The world’s alcohol problem is nothing new — 5.9 percent of global deaths were attributable to the psychoactive substance in 2012, translating to about 3.3 million people. In attempts to curb the harmful consequences of drinking, many countries have enacted measures to limit the amount of alcohol people consume. The most popular measure has been increasing alcohol taxes, which has proven effective both in reducing consumption and subsequent harm. In England, economic changes may cause incomes to outstrip rises in taxation, and experts are arguing these changes will most likely be associated with an increase in alcohol-related deaths.

While England faces this dilemma, alcohol-related deaths in Scotland will likely go down, the authors say, if economic laws regarding minimum-unit pricing for alcoholic drinks is implemented. Minimum-unit pricing is a policy targeted at problem drinkers, who consistently consume large quantities of the cheapest alcohol available. It simply sets a floor for alcohol pricing, meaning the substance cannot be sold for cheaper than a certain amount per unit.

An article by leading experts Nick Sheron and Ian Gilmore, of the University of Southampton and University of Liverpool, explains that if pending legislation in the UK passes, it could result in an “interesting and unusual situation.” Cheap alcohol will be restricted by minimum pricing in Scotland, which may be quickly followed by Ireland, North Ireland, and Wales.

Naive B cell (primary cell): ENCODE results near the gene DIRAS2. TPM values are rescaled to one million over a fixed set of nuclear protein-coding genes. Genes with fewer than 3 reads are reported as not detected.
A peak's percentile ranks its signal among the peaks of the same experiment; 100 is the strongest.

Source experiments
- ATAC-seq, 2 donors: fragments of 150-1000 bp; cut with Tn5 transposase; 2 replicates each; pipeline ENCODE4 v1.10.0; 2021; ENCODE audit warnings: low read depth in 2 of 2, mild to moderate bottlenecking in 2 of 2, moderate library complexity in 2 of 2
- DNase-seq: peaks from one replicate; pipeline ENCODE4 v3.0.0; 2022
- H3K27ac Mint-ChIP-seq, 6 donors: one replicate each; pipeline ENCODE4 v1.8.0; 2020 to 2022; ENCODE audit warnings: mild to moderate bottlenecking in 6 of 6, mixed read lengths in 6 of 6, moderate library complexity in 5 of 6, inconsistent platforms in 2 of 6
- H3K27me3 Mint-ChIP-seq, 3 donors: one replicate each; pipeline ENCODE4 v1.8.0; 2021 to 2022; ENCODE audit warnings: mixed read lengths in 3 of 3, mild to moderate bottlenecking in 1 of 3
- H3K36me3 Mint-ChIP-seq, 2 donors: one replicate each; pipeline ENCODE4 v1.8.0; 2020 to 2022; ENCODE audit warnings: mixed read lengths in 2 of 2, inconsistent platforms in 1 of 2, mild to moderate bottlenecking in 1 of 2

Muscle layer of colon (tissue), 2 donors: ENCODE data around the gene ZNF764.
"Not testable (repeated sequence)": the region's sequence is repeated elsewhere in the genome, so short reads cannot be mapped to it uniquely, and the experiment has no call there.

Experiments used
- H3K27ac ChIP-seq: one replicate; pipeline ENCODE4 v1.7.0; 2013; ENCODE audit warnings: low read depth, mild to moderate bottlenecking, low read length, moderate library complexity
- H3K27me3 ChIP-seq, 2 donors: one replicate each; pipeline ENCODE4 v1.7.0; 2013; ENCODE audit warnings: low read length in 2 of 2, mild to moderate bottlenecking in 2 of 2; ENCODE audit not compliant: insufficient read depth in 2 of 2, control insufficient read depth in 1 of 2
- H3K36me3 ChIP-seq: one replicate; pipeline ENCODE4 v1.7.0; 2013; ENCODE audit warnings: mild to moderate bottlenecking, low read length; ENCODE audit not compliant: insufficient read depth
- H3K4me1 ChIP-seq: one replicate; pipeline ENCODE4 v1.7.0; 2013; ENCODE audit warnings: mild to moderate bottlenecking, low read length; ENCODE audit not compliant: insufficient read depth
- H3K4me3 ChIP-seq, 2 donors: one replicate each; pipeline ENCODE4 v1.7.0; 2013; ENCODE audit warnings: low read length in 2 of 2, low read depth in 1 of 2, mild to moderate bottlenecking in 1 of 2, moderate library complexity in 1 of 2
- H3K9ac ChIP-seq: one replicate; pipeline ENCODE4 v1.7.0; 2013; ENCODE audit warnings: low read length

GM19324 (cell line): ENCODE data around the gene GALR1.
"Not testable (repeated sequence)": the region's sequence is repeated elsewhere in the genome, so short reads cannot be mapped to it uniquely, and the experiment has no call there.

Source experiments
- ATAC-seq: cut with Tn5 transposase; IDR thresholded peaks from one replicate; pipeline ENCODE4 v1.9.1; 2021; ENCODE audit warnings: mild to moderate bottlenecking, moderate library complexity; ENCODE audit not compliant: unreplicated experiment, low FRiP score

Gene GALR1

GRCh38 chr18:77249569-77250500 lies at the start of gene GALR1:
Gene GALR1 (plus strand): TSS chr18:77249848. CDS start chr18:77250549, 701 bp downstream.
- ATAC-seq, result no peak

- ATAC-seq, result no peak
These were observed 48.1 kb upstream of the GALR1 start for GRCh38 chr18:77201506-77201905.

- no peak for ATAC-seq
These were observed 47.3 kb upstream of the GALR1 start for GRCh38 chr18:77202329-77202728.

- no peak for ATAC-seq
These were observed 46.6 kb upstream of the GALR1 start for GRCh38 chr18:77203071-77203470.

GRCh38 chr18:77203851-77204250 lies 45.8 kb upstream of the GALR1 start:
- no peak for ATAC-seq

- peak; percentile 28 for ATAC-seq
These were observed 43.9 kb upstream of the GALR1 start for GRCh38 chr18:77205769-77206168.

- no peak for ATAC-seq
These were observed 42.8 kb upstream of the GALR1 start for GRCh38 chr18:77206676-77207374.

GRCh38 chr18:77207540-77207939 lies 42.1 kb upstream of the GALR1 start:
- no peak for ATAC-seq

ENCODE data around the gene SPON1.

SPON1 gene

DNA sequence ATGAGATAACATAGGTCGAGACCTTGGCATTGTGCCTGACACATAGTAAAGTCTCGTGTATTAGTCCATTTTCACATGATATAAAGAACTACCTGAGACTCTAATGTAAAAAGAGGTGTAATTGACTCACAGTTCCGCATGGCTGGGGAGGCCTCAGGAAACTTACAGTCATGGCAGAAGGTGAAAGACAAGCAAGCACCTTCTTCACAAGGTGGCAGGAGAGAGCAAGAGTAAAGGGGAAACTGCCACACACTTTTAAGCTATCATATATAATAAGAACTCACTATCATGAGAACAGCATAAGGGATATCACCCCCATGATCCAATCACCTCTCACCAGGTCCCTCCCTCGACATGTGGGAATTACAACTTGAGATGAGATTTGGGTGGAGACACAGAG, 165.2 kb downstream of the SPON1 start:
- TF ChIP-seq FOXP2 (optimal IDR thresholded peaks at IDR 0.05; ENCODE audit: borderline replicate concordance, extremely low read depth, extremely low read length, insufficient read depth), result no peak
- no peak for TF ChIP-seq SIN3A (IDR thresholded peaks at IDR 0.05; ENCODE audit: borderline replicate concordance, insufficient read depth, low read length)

The authors analyzed trends in the relationship between alcohol-related harm and changes in fiscal policy, which drives the alcohol marketplace. They say alcohol-related deaths are directly linked to the level of taxation; these deaths increased threefold between 1980 and 2008 in England and Wales, which they say was “probably driven by the increased affordability and availability of strong alcohol.”

Alcohol sales increased from 400 million liters in the early 1980s to 567 million liters by 2008 in the UK; during that time, alcohol-related deaths went from 2,314 to 7,312. The article reports that as wages increased and the government reduced alcohol taxes, it became possible to buy almost four bottles of vodka in 2008 for the price of one bottle in 1980. Four bottles per week is the average amount of alcohol a patient with alcohol-related liver cirrhosis consumes.

Alcohol-related deaths have fallen since 2008, most likely due to “economic factors affecting alcohol consumption of heavy drinkers — the recession and 2 percent duty escalator,” the authors wrote. A duty escalator insures that the tax rate on alcoholic drinks increases above the rate of inflation every year. When the 2 percent duty escalator was implemented in 2008, affordability of spirits fell by 50 percent, wine by 54 percent, and beer by 27 percent. Household incomes, meanwhile, fell by only about 9.5 percent.

Authors say the duty escalator had the greatest effect on deaths, but after a “fierce campaign of lobbying” by the Wine and Spirits Trade Association, the duty was dropped in 2014. Not only was the extra duty dropped, but duty for spirits and cheap cider was cut a further 2 percent, while incomes in England have begun to rise again. If the patterns under duty were allowed to continue, experts estimate there could be around 50,000 fewer deaths than expected.

Because the duty has been repealed, however, the authors predict a “relentless rise” in the number of alcohol deaths in England once more.

Source: Sheron N, Gilmore I. Effect of policy, economics, and the changing alcohol marketplace on alcohol related deaths in England and Wales. The BMJ. 2016.